Appletons' Cyclopædia of American Biography/Newberry, Oliver
|←Newberry, John Strong||Appletons' Cyclopædia of American Biography
|Newcastle, Thomas Pelham Clinton→|
|Edition of 1900. See also Walter Loomis Newberry and John Stoughton Newberry on Wikipedia, and our Appletons' Cyclopædia of American Biography disclaimer. The material on the Newberry Library was substantially revised compared to the 1888 edition. Also an apparent typographical error was introduced, "Young's" for "Young."|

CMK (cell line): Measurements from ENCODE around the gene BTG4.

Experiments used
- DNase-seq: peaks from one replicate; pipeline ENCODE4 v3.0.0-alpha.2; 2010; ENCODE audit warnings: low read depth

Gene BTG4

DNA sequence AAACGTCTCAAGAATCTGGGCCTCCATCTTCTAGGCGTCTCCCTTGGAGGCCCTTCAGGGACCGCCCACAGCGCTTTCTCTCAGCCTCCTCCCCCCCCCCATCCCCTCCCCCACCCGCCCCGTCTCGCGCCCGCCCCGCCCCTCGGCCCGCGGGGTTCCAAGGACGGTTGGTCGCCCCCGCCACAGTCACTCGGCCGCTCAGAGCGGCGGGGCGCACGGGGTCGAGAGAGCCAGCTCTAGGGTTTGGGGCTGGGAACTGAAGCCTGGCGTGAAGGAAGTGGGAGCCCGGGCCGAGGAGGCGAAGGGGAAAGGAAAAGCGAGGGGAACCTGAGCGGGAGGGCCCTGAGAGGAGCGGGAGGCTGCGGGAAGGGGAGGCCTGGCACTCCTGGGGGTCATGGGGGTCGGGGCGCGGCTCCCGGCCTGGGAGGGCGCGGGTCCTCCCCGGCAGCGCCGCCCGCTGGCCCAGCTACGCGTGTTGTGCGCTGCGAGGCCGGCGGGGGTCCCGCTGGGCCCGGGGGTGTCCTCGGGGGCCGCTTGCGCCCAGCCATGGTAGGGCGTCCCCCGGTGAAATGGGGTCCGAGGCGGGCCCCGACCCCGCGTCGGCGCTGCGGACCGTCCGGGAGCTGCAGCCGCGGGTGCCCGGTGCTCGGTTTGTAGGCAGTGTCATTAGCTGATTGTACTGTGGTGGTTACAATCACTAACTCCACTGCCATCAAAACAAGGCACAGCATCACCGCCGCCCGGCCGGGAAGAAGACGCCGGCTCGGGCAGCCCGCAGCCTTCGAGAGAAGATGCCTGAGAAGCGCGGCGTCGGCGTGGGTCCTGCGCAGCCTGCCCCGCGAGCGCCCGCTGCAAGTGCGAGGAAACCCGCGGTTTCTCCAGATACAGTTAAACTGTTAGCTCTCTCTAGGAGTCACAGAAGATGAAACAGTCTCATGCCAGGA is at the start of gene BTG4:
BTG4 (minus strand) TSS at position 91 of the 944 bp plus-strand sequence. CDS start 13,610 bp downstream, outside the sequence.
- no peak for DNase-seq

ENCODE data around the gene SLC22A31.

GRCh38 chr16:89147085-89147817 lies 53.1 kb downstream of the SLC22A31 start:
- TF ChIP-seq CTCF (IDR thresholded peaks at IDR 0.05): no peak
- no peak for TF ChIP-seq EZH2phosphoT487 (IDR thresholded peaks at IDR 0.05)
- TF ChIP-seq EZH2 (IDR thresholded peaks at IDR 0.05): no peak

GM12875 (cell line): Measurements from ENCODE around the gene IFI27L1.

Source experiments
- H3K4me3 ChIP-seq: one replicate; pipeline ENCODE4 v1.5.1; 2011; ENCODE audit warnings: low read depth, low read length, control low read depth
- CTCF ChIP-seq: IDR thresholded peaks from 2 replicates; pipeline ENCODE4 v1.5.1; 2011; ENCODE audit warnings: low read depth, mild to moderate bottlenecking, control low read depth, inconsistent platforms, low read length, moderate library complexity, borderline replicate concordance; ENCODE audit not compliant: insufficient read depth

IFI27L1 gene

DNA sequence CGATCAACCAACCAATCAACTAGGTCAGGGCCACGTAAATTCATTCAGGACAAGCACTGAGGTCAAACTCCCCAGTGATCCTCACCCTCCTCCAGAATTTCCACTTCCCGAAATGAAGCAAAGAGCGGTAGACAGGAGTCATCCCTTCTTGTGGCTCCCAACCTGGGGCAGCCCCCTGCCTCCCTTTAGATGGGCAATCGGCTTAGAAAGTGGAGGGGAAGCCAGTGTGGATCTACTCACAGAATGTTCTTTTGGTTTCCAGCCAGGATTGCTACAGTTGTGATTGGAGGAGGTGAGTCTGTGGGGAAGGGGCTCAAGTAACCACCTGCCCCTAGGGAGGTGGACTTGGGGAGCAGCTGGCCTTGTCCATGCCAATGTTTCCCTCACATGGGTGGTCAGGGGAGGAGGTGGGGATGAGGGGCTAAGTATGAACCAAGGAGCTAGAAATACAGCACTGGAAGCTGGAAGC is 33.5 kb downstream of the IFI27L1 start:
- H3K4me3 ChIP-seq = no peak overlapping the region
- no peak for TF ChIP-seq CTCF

NEWBERRY, Oliver, steamboat-builder, b. in East Windsor, Conn., 17 Nov., 1789; d. in Detroit, Mich., 30 July, 1860. He served during the war of 1812, and also during the Black Hawk war. In 1816 he settled in Buffalo, N. Y., but in 1820 he went to Detroit, Mich., where he established himself in business, which he thereafter prosecuted with considerable success. Soon after his arrival in Detroit he secured government contracts to furnish all supplies to the numerous forts and Indian trading-posts in the northwest. He was unable to obtain suitable transportation, and was compelled to build a vessel for his own use. Afterward he constructed other vessels during successive years until he became one of the largest owners of shipping on the lakes. In 1833 he built the “Michigan,” his first steamboat, which was the largest that until that time had been launched for the lake trade. Several warehouses were constructed by him along the river front in Detroit, where his various schooners, brigs, and steamboats were loaded. Mr. Newberry was elected an alderman in 1831, and he was associated in the early history of Michigan railroads. He was a man of strict integrity in his business and personal relations. For many years he carried all of his business papers in his hat, and was rarely seen uncovered. He was known as the “commodore” of the lakes, and was sometimes called “the steamboat king.” — His brother, Walter Loomis, merchant, b. in East Windsor, Conn., 18 Sept., 1804; d. at sea, 6 Nov., 1868, was educated at Clinton, N. Y., and fitted for the U. S. military academy, but, failing in the physical examination, entered commercial life in 1822 with his brother in Buffalo, N. Y. In 1828 he removed to Detroit, Mich., and there engaged in the dry-goods business with great success, but after a tour of observation about the great lakes with Gen. Lewis Cass and William B. Astor bought lands at various points, notably at Chicago, whither he removed in 1833, and entered in business with George W. Dole, as forwarding and commission merchants and dealers in general merchandise, afterward becoming a successful banker. Mr. Newberry was one of the founders of the Merchants' loan and trust companies bank, and long one of its directors. He was also a director and president of the Galena railroad (now the Great Northwestern railroad). He was for many years in the school board and twice its chairman, and for six years he was president of the Chicago historical society. In 1841 he was active in founding the Young's men's library association of Chicago, and was its first president. He sailed for Europe, and died on the voyage. By his will half of his estate, or more than $2,000,000, was left under certain conditions to found a library, to be named for him, and erected in the north division of Chicago. At the death of his widow in December, 1885, his two daughters having died unmarried, this bequest became available. The Ogden block, situated in the north division, and containing 68,000 square feet, is the site of the permanent building. The books were moved from their temporary quarters, November, 1893. William Frederick Poole, the first librarian, took office August, 1887. He died in March, 1894, and in December of that year John Vance Cheney became his successor. The Newberry library is a purely reference library. The books are arranged in departments. Some of these are already important. The medical department contained in January, 1898, 30,303 volumes and 24,642 pamphlets. The library has also a valuable collection of Americana. The total collection of the Newberry library, 1 Jan., 1898, was 144,938 volumes and 58,170 pamphlets, also about fifty portraits presented by the artist Healy. — His nephew, John Stoughton, lawyer, b. in Waterville, N. Y., 18 Nov., 1826; d. in Detroit, Mich., 2 Jan., 1887, was graduated at the University of Michigan in 1845, became a civil engineer, and engaged in the laying out and construction of the Michigan Central railroad on its line west of Kalamazoo. He then studied law and entered on the practice of that profession in 1853 in Detroit, where he soon acquired a large practice in admiralty and maritime cases before the U. S. courts. Eventually he made a specialty of that department of law, in which he acquired the distinction of being one of the foremost authorities in the west. In 1864 he became associated with James McMillan (q. v.) in the organization of the Michigan car company, a corporation that ultimately became the largest firm of car-builders in the United States, controlling similar factories in St. Louis, Mo., and London, Ont. He held the office of president, vice-president, or director in more than a score of incorporated companies that gave employment to more than 5,000 men, thus materially aiding in the development of Michigan. His time became gradually absorbed in the care of these enterprises until he entirely relinquished his law-practice. In 1862 he was appointed provost-marshal for Michigan, and served for two years, during which time he had charge of two drafts, with the forwarding of conscripts and enlisted soldiers to the seat of war. He was elected to congress as a Republican, and served from 18 March, 1879, till 4 March, 1881, but refused a renomination in order to give his attention more exclusively to his business enterprises. Mr. Newberry accumulated a large fortune, and gave $100,000 toward the building of a public hospital in Detroit. He bequeathed to various benevolent purposes $600,000 in addition to his other legacies. He edited “Reports of Admiralty Cases, 1842-'57” (New York, 1857).